Choosing a pet food can be overwhelming! There are a myriad of brands, types, and flavors, and it can be hard to know where to begin. Like anything else you are choosing for your pet, there are plenty of good choices, and a few to avoid.
What food brands does AtlasVet recommend?
It is best to start with a brand that is trusted and well reputed. Of course, there is a lots of controversy regarding "what is trusted" on the internet.
In the veterinary community, the brands that are recommended are Purina (specifically the Purina ProPlan line, though all lines are safe), Hill’s Science Diet, Royal Canin Diets, and Iams/Eukanuba diets. Within these, you will find many different flavors, types, and varieties. It is a common misconception that veterinarians work for these food companies and thus promote them, but we can promise that at AtlasVet, this is not the case.
It is best to be consistent with your choice, as this can prevent stomach upset. Keeping a diet consistent early on can also help us manage food allergies later on, should they arise.
If you want to do a deep dive around choosing the best food for your pet, see refer to this handy link from the WSAVA.
Also: Savvy Cat Owner's Guide to Nutrition on the Internet & Savvy Dog Owner's Guide to Nutrition on the Internet
How much should I feed?
Just like human food, each type of food has a different caloric density. For that reason, usually we recommend going by the feeding guide for your food choice (this can usually be found on the bag, or in some cases online). Be aware that rapidly growing pets will have a rapidly evolving caloric need, so you may need to adjust the food volume regularly. If you are struggling with a weight issue in your pet, you may need to work with your pet’s doctor to develop a tailored food plan.
How do I transition my pet to a new food?
Whether switching from puppy/kitten food to adult food or just switching brands, it is important to switch food gradually to prevent stomach upset or food aversion. Transition from the old diet to the new diet over at least 7 days. On day 1-2, add a small amount of the new food to their current diet. Every two days, reduce the amount of old food and increase the amount of new food until your pet is exclusively eating the new food.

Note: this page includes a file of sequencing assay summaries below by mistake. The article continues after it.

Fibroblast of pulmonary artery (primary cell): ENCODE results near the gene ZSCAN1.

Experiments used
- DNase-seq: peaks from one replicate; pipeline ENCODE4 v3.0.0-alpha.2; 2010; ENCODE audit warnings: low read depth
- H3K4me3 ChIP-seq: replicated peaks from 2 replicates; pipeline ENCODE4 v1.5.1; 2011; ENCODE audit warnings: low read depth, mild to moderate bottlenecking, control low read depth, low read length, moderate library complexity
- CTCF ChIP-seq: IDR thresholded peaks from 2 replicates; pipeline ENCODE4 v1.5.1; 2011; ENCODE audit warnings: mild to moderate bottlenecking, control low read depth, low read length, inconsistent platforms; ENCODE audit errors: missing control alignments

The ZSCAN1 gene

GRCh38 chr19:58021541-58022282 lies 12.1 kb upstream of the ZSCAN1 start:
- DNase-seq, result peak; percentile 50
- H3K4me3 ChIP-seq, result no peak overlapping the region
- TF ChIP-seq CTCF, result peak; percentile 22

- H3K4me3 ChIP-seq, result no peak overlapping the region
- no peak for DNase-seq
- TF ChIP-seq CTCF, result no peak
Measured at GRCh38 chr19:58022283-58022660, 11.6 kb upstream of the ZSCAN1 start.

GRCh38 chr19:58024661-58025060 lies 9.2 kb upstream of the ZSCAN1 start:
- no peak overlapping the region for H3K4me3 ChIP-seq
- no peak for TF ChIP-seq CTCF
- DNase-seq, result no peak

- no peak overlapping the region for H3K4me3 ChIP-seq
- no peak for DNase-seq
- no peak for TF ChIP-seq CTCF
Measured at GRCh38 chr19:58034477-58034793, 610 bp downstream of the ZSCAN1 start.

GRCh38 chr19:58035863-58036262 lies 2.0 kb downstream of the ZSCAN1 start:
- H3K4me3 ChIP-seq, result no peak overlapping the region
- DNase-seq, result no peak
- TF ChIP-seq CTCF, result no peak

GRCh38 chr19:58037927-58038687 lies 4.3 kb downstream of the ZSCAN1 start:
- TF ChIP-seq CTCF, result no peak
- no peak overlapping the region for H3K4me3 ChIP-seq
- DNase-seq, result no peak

For a more visual representation, visit this site
What about Grain Free? I heard that was best.
Grain Free diets have come about as a result of an increased awareness of gluten sensitivities in humans. These sensitivities are very uncommon in pets, and the popularity of these grain free and boutique diets is due to marketing alone. There is almost never a medical need for them, and feeding them can be dangerous (more on this below). Gluten and gain sensitivity in pets is extremely rare, and should not be a factor when choosing a food for your pet. Most food allergies in pets are actually due to a protein sensitivity, and are usually acquired allergies. Similarly, some pet food companies tout that their ingredient lists are similar to what humans would eat, with ‘real’ meat, bone meal, and organ meats, rather than by-products. It is important to remember that by-products are real meat, and are often composed of things like organ meats and bone meal! Further, those perfect looking ingredient lists often look pretty on paper but are not always formulated for optimal digestion and nutrient absorption. This can lead to diarrhea and nutrient deficiencies in some cases.
Are Grain Free diets safe?
In a word, no. As such, we can’t recommend them in good conscience. So called “B.E.G.” (Boutique, Exotic ingredient, Grain free) diets have been linked to serious cardiac disease. This link is still poorly understood and being actively researched by the FDA. When possible, we recommend changing away from these diets. The safest diets are Hill’s Science Diet, Purina ProPlan, Royal Canin, Iams or Eukanuba. Be aware that some of those brands also make lines that are grain free, so be sure to avoid those. Below are several links for you to review.
What about Raw diets?
Raw diets are considered to be boutique diets, and many are also grain free, so by definition they fall into the category of diets being linked to heart disease. Further, dogs on raw diets have been found to carry higher loads of salmonella and e.coli in their mouths and on their skin. Dogs are actually quite unlikely to become sick from these pathogens, but people are very susceptible to them and can absolutely get them from contact with a pet eating a raw food. For all those reasons, we do not recommend raw food or “BARF” (Bones and Raw Food) diets.
Can I cook for my pet?
If you want to make them an occasional treat, sure! Be sure to review the ASPCA toxin chart and avoid anything toxic (such as grapes, raisins, types of avocado by products, macadamia nuts, onions and garlic, to name a few!). Treats should always be less than 5% of your pet’s meal. Pets are also very sensitive to higher fat foods, so if you want to feed human food try to stick to lower fat and blander options. Some ideas include white meat chicken without added fat, plain rice or pasta, low fat cheese, or some raw or steamed vegetables.
Some owners do elect to home cook a diet for their pets, either due to a nutritional or medical need, or just because they want to. These diets are notorious for being nutritionally unsound, and can lead to problems with kidneys, eyes, and even osteoporosis and broken bones! If you do want to cook your pet’s diet, you’ll need professional help to do so. You can get this either through a nutrition consultation or through a website called balanceit.com.